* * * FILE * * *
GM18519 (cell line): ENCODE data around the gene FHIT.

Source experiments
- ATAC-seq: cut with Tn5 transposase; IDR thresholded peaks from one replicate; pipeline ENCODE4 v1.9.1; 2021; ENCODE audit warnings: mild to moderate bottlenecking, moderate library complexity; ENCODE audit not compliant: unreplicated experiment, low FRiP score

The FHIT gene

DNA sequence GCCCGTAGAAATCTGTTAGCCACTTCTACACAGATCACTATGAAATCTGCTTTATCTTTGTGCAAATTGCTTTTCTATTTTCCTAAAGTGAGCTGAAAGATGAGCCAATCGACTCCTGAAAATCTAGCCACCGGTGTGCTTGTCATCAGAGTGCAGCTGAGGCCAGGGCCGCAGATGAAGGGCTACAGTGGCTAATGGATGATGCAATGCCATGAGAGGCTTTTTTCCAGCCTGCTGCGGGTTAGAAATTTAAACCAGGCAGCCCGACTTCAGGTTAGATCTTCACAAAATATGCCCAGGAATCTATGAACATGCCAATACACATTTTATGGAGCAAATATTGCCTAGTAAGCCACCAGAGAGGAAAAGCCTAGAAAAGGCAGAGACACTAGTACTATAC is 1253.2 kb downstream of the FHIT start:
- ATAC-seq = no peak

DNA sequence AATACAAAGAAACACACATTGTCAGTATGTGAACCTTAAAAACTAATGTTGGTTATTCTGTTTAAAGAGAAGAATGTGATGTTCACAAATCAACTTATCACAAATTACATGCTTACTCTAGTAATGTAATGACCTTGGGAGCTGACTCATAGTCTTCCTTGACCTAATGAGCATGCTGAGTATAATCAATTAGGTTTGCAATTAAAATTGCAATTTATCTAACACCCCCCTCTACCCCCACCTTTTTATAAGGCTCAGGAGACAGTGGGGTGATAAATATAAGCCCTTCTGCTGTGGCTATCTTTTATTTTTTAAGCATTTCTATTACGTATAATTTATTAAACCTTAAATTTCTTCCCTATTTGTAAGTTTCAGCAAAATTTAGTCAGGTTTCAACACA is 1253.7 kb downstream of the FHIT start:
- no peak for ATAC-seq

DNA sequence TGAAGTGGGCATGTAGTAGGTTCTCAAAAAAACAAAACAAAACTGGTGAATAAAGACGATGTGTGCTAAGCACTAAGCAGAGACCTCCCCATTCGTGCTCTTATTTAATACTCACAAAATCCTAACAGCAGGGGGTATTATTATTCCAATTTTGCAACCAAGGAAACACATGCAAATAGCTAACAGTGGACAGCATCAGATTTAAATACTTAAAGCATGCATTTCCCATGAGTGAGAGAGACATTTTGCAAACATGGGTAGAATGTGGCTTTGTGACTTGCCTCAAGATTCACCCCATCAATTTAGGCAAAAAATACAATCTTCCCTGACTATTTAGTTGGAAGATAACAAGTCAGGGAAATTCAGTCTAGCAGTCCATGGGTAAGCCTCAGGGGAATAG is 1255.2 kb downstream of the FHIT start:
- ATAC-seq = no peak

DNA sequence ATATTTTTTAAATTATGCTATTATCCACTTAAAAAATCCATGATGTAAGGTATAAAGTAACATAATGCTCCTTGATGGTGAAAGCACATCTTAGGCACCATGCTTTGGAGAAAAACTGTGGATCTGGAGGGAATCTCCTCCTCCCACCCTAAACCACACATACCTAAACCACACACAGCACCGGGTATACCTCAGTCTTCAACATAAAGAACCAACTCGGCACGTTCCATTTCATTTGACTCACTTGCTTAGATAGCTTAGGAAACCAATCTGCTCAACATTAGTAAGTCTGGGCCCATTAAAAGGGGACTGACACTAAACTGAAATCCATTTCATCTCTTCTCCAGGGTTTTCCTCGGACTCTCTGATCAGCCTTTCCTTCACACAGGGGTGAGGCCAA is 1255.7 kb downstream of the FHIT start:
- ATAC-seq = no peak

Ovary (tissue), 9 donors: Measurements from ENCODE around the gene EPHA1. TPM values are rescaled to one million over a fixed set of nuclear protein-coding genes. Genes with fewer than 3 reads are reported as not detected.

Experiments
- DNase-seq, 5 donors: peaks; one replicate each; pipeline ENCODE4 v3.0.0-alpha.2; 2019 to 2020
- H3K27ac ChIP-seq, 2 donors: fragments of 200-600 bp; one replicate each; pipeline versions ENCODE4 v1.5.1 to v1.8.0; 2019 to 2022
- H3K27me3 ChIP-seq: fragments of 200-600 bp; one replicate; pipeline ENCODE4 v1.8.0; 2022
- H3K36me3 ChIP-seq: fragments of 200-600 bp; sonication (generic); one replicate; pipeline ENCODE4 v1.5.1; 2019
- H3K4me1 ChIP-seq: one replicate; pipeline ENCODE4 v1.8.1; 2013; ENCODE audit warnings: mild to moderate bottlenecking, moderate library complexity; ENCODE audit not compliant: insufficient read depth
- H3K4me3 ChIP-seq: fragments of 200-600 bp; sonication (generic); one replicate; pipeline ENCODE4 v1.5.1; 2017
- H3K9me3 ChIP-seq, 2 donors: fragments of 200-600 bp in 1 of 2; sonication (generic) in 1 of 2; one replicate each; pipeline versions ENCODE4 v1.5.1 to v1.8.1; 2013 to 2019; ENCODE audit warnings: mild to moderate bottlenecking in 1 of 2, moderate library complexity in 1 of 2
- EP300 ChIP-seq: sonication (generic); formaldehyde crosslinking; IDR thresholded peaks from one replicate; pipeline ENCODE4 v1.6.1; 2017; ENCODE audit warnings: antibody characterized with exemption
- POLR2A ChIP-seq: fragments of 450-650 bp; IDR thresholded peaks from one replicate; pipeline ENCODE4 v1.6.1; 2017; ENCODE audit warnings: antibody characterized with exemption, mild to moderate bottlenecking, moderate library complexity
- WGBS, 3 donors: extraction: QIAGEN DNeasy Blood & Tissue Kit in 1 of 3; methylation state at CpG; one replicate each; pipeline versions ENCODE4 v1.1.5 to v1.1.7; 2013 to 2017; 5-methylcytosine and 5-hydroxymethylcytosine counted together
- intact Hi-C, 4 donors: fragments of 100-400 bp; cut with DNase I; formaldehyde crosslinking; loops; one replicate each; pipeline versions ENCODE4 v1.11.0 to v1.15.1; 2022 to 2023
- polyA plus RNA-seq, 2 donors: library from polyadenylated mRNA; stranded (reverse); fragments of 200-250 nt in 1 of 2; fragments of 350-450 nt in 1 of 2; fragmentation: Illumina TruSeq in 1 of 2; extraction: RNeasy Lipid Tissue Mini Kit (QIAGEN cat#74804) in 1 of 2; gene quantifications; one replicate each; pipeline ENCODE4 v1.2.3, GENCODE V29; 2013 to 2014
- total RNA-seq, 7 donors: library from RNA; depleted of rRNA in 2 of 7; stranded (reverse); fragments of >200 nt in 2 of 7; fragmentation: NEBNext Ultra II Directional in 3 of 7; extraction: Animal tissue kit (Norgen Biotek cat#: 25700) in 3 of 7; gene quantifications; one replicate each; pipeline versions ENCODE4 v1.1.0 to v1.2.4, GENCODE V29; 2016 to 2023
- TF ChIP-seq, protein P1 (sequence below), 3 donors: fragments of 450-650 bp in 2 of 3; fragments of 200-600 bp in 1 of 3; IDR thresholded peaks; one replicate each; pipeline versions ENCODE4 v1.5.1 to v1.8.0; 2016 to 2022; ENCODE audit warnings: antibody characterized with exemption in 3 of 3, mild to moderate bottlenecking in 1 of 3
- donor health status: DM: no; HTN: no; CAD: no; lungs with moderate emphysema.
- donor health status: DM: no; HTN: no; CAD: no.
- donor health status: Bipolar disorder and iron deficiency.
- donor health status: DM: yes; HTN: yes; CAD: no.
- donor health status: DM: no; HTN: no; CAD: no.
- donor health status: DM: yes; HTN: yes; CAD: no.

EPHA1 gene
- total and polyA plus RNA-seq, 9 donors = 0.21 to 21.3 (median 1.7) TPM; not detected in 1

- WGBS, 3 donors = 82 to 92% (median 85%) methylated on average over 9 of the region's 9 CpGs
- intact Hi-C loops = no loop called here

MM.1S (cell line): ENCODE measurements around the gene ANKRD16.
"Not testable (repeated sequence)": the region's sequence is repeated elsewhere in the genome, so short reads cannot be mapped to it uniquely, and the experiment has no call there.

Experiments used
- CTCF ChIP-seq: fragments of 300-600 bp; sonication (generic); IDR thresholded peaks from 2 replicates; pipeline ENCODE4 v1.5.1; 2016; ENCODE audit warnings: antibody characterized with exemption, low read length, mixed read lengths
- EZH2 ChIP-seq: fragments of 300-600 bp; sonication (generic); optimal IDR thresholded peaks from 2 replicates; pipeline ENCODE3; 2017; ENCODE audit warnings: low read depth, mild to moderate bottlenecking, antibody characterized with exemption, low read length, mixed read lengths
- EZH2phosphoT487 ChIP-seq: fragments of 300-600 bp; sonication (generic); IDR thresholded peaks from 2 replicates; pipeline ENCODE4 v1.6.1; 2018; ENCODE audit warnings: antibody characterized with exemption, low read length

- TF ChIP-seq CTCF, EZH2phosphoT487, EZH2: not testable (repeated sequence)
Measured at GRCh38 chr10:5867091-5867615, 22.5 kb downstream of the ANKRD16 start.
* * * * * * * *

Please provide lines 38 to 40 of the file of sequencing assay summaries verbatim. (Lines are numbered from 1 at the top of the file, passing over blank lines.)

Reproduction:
- intact Hi-C loops = no loop called here

MM.1S (cell line): ENCODE measurements around the gene ANKRD16.
"Not testable (repeated sequence)": the region's sequence is repeated elsewhere in the genome, so short reads cannot be mapped to it uniquely, and the experiment has no call there.